January 25, 2013
"Peyton Place" by Jeffery Berg
Sometimes when I think of Christmas, I think of a scene in Peyton Place where Lana Turner takes off her coat and reveals her black leather gloves and a crimson dress. Snow falls outside the window as she tells her lover about her sordid past and then remarks, “You want the truth but when you get it, you’re just like everyone else, you want anything but the truth.” On this viewing of the film I found Turner and her character particularly compelling. Widowed Constance MacKenzie runs the town dress shop and spends much of her days and nights in solitude, reading magazines and books, going to the movies alone, smoking cigarettes, and avoiding relationships within the community—afraid of scandal, afraid of gossip, and love. Her daughter Allison (Diane Varsi) is illegitimate but she lies to her about her dead father. Constance recognizes, resents, and fears for her maturing daughter. Turner herself endured abuse and several unhappy relationships including one with a man who was killed by her daughter – an incident that eerily mirrors events in the movie.
Besides being a film of historical significance for its audacious handling of then taboo subject matter, Peyton Place is interesting for its aesthetics: shot in glossy Cinemascope but rife with unhappiness and bottled emotions (an impossible bottle figures in a montage), Director Mark Robson sometimes belies widescreen and focuses in on the anguished faces of the characters. Set in 1940s New England, the film looks like Rockwell. But there is skinny-dipping, low lit spiked-punch teen birthday parties and also abuse, murder, suicide, and abortion. Much of the strife is caused by the adults in the story rather than the restless teens. At times, the movie is a bit creaky and old-fashioned, but as puritanical views of sex and threats against women’s reproductive rights persist, some of its topical issues remain pertinent to our times.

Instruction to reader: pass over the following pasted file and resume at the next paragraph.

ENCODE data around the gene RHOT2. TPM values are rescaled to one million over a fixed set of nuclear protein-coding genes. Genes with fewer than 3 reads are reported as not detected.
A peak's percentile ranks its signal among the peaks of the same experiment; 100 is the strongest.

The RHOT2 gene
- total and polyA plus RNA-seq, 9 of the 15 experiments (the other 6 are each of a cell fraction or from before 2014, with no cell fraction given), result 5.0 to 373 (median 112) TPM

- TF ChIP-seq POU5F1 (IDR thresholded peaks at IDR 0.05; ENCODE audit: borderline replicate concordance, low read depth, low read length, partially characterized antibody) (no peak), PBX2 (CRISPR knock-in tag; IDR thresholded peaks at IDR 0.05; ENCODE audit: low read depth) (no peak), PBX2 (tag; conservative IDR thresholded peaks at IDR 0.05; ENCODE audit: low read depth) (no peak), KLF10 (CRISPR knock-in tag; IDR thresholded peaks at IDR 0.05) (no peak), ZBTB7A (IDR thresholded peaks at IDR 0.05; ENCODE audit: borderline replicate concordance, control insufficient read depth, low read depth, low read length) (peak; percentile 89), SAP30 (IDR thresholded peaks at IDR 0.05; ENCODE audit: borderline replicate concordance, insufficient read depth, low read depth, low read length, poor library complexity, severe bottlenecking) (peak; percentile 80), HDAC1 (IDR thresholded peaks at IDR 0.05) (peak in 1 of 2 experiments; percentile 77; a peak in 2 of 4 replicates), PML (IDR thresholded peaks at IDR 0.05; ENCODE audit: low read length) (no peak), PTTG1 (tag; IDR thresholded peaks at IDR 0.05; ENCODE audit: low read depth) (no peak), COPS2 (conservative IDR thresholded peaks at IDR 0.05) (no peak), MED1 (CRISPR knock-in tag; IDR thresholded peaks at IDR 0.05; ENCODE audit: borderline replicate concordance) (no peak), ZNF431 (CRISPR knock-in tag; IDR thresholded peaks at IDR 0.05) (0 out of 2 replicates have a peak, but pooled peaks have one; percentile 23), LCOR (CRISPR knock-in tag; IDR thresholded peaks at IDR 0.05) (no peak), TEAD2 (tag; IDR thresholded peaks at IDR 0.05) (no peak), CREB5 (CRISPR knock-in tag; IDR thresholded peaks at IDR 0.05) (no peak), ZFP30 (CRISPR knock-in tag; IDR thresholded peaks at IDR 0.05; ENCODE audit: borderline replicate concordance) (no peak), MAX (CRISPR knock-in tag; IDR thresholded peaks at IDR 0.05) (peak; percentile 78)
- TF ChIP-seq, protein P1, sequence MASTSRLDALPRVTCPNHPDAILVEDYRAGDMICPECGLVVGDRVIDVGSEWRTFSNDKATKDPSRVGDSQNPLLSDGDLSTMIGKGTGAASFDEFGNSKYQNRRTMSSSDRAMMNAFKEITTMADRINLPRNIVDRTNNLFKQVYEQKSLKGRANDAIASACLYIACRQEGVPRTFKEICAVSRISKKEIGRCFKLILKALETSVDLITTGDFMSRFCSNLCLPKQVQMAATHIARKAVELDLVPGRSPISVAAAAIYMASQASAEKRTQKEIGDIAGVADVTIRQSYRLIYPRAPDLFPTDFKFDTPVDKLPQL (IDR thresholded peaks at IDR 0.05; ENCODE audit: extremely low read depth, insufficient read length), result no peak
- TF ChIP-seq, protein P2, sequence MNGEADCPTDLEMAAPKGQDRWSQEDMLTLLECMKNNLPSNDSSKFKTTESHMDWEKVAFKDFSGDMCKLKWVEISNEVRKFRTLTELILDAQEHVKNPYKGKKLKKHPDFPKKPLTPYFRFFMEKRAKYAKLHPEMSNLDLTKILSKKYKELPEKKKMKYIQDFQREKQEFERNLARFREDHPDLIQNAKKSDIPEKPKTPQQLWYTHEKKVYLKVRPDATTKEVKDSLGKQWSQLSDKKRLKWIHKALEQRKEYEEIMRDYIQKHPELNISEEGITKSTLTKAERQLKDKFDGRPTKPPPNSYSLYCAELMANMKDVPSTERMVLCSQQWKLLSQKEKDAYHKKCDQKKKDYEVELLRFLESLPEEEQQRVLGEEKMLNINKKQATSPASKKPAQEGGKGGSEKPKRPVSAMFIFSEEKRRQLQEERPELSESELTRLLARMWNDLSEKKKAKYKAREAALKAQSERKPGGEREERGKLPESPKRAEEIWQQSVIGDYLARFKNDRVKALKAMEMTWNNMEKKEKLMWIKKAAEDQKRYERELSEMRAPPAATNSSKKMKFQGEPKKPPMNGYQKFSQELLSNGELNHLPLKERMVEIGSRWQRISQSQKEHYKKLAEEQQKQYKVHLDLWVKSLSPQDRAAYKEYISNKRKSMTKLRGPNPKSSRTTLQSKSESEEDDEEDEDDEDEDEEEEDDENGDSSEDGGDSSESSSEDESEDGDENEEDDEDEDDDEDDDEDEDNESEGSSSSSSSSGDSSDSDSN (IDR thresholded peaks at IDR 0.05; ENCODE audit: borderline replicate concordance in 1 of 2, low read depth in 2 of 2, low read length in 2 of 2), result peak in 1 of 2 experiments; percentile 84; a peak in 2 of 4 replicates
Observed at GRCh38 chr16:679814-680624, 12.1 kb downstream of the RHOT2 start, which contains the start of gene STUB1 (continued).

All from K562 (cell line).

The source material is a much racier and controversial best-selling novel by Grace Metalious. Metalious lived a difficult life and died in debt at 39 from liver cirrhosis. Though the novel is oft referred to as a potboiler it has gained some respect. Professor Emily Toth of Louisiana State notes, “It’s a breakthrough for freedom of expression. It set new parameters for what you could say in a book—especially about women.” The film is a bit tamer in comparison but was still a shocker in its day.
As a kid, I identified with Allison MacKenzie and her dreamy ambitions of escaping her small town and becoming a writer. As Allison, Diane Varsi often has a distant, glazed-over look and over the course of the film believably morphs from a chipper, eager teen to a colder, wiser young woman in a navy skirt suit with a cinched-waist. Now I think I have a newfound appreciation for Varsi herself. The actress ended up rejecting being dolled up by Hollywood and went to study poetry at Bennington College in Vermont with Ben Belitt. She has said, "The very thing that led me to want to act was very mysterious, even to me. I thought there was a whole communal feeling in film. That the idea of film was to be a service of humanity, a means of communication. But the spirit was power.” While I understand how the exploration of any art form can cause one to feel jaded at times, there are some movies like Peyton Place that come out of Hollywood that I think are “a service of humanity,” even if viewed as a melodramatic product.
Peyton Place | Lana Turner | Mark Robson | Hope Lange | Movie TrailerReview
Jeffery Berg has poems forthcoming in Court Green and Swink. He lives in New York and blogs about pop culture and various obsessions at jdbrecords.